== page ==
Date of Award


Level of Access Assigned by Author

Campus-Only Thesis

Degree Name

Master of Science (MS)


Food Science and Human Nutrition


Susan Sullivan

Second Committee Member

Adrienne White

Third Committee Member

Shihfen Tu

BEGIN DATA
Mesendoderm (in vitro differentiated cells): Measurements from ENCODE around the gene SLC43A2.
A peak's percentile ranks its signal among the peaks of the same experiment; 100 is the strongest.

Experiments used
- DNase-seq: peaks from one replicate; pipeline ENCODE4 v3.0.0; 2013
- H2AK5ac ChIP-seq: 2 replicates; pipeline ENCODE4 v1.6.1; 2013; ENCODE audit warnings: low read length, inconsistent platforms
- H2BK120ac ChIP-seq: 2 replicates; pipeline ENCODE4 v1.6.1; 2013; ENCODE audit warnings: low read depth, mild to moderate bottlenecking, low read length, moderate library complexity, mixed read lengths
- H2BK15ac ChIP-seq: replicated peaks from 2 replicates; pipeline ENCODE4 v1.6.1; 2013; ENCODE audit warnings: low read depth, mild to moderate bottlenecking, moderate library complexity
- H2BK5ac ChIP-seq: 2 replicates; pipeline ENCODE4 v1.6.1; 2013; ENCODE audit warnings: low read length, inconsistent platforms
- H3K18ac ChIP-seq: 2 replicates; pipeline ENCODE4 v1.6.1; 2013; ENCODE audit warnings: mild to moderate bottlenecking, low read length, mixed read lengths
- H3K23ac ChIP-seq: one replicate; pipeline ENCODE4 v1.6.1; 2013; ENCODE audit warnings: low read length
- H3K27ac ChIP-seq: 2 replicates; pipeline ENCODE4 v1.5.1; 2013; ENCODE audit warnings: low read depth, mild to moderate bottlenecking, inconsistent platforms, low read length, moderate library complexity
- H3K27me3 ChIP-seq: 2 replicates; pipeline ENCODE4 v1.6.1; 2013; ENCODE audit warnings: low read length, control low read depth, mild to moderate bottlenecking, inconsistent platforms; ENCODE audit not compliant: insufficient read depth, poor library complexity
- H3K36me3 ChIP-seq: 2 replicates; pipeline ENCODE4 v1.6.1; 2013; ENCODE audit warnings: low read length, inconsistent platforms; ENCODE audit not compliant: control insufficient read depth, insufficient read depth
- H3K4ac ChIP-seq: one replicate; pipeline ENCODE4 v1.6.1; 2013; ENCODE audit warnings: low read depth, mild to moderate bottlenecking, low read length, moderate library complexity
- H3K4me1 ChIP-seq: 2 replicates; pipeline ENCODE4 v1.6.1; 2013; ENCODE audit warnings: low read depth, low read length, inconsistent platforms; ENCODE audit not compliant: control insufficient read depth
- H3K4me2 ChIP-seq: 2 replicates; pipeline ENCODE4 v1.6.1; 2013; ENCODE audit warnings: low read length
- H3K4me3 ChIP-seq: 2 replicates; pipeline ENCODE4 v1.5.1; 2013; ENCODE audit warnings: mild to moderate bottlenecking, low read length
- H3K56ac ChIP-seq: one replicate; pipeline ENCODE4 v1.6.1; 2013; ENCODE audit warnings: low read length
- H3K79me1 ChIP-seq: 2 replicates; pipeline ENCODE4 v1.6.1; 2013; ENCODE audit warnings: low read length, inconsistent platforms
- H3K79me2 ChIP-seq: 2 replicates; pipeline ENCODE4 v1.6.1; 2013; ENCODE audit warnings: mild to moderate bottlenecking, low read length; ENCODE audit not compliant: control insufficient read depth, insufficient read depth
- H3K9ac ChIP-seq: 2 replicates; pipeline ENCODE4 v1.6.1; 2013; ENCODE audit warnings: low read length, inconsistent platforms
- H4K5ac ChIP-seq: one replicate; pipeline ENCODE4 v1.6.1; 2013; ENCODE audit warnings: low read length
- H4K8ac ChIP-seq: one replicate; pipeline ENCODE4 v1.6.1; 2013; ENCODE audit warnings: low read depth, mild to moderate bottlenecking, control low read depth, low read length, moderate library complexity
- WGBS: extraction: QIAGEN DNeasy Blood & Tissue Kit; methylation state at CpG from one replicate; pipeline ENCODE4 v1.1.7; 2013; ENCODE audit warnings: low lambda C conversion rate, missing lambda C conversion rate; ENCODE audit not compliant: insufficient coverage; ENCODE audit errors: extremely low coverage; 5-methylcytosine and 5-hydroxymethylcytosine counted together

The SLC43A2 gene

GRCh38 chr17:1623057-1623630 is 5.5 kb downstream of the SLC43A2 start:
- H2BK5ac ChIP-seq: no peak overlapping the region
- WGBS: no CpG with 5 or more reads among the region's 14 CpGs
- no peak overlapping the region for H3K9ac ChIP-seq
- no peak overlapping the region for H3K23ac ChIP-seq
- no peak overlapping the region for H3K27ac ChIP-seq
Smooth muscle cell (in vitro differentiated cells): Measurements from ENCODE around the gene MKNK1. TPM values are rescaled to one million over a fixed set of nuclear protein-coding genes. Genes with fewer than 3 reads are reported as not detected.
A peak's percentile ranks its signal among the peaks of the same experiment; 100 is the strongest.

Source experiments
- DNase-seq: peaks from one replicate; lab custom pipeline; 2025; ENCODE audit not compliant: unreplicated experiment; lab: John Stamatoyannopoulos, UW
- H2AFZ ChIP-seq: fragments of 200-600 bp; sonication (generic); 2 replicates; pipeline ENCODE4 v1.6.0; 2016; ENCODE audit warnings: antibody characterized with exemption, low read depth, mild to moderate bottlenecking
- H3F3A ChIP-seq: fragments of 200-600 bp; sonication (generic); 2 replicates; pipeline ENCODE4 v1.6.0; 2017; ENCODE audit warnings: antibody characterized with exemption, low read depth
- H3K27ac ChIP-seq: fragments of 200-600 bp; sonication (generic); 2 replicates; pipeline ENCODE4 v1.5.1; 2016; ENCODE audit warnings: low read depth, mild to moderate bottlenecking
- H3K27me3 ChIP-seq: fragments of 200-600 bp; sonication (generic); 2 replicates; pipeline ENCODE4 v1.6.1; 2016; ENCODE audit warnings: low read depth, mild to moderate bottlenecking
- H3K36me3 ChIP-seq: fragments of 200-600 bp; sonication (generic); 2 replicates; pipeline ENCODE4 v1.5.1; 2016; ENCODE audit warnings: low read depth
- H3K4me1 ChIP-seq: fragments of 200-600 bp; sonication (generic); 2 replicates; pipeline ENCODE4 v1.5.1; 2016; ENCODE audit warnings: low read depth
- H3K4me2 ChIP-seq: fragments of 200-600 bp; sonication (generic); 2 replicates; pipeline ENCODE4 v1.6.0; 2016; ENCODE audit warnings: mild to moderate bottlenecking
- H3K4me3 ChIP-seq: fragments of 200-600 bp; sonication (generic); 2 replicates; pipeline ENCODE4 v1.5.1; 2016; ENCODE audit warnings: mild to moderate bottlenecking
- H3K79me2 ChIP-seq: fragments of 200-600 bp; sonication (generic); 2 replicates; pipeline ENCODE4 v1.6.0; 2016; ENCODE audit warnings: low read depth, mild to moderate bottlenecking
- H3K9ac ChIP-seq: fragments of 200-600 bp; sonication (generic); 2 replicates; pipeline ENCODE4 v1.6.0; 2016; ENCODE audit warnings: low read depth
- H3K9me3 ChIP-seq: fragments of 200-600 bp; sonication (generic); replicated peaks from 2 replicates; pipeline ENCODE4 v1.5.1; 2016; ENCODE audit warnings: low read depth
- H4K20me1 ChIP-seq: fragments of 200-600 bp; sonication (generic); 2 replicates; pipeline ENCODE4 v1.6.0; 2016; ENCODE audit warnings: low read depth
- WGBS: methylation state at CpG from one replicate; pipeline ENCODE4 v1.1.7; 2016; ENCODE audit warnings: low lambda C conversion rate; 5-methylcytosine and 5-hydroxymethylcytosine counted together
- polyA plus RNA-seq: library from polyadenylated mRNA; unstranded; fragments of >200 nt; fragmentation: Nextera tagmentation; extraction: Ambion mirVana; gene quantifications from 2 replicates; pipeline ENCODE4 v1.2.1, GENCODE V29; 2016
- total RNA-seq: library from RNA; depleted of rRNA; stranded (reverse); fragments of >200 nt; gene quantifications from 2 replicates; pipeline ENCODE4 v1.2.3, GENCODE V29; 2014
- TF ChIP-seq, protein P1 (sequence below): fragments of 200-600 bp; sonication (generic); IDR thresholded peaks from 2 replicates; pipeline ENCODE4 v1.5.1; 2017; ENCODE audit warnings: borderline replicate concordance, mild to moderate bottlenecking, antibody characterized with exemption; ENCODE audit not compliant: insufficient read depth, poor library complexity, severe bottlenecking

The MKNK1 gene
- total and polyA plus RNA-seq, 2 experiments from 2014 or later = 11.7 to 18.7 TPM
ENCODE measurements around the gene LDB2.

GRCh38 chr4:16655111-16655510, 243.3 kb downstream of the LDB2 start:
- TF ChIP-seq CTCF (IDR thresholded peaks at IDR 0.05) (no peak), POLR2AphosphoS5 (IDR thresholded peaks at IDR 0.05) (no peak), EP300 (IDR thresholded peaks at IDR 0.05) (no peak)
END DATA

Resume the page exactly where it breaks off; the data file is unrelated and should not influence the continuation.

The provision of too few or too many calories via nutrition support therapy to a critically ill patient can result in adverse health outcomes and hinder recovery. Indirect calorimetry (IC), which is a measurement of gas exchange, is the most accurate method of assessing calorie needs in hospitalized patients; however, its use is not always possible. When IC is not an option, clinicians may choose from a number of predictive equations, which utilize patient variables such as height, weight and age, to estimate energy needs. It is unclear which predictive equation is the most accurate for use in most critically ill patients. The primary objective of this study was to evaluate the performance of several predictive equations compared to measured resting energy expenditure as determined by indirect calorimetry. This study involved a retrospective evaluation of medical records from Maine Medical Center between 2008 and 2011. Data was collected for patients who had their calorie needs measured via indirect calorimetry during this time period. For each of these patients, data was collected in order to estimate calorie needs using eleven predictive equations. The best performing equation was the Penn State 2010 equation; however, this equation was designed for older, obese patients and the sample size for this subgroup was small. Of equations applicable to all patients, the Penn State 2003b equation was the most accurate. The least accurate equation was the ACCP formula, which utilizes only patient weight data. The metabolic rate of critically ill patients in this study was highly variable. More research is needed to identify variables that can better predict energy needs in order to generate more accurate predictive equations for clinical use. Since even the most accurate predictive equation cannot accurately predict energy needs in all patients, indirect calorimetry should be used when possible.